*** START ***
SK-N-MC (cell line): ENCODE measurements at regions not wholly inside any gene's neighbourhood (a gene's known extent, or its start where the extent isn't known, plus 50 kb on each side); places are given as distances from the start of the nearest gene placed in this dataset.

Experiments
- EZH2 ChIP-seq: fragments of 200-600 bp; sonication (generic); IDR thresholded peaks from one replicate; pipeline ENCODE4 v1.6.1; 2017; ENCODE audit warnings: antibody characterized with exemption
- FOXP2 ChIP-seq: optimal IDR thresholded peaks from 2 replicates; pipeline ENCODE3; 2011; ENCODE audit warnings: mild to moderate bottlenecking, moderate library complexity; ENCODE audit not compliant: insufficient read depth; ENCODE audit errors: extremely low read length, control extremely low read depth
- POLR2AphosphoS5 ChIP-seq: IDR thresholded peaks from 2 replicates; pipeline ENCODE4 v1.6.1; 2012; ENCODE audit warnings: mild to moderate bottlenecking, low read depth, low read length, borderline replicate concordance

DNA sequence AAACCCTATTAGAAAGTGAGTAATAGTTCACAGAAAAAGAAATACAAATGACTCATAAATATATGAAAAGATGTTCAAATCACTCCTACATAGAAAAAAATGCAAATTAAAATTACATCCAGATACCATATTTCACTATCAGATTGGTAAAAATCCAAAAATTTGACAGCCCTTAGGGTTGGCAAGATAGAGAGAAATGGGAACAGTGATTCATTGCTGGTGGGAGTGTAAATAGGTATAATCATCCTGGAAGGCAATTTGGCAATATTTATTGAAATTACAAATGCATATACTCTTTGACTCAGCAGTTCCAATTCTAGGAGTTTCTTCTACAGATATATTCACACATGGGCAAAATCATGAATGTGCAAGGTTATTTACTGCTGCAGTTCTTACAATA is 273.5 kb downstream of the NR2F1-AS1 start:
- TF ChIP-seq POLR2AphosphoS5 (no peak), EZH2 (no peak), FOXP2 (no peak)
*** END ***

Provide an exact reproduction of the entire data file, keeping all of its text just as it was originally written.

SK-N-MC (cell line): ENCODE measurements at regions not wholly inside any gene's neighbourhood (a gene's known extent, or its start where the extent isn't known, plus 50 kb on each side); places are given as distances from the start of the nearest gene placed in this dataset.

Experiments
- EZH2 ChIP-seq: fragments of 200-600 bp; sonication (generic); IDR thresholded peaks from one replicate; pipeline ENCODE4 v1.6.1; 2017; ENCODE audit warnings: antibody characterized with exemption
- FOXP2 ChIP-seq: optimal IDR thresholded peaks from 2 replicates; pipeline ENCODE3; 2011; ENCODE audit warnings: mild to moderate bottlenecking, moderate library complexity; ENCODE audit not compliant: insufficient read depth; ENCODE audit errors: extremely low read length, control extremely low read depth
- POLR2AphosphoS5 ChIP-seq: IDR thresholded peaks from 2 replicates; pipeline ENCODE4 v1.6.1; 2012; ENCODE audit warnings: mild to moderate bottlenecking, low read depth, low read length, borderline replicate concordance

DNA sequence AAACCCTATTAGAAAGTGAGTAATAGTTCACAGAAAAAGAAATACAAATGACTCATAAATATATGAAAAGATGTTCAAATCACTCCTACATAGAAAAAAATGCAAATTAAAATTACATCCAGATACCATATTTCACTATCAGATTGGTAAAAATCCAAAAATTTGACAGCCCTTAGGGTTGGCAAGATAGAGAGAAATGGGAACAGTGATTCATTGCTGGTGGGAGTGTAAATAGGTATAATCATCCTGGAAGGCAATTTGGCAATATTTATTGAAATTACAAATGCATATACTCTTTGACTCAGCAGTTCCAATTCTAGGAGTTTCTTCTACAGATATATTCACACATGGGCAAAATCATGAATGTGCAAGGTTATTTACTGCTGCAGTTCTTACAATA is 273.5 kb downstream of the NR2F1-AS1 start:
- TF ChIP-seq POLR2AphosphoS5 (no peak), EZH2 (no peak), FOXP2 (no peak)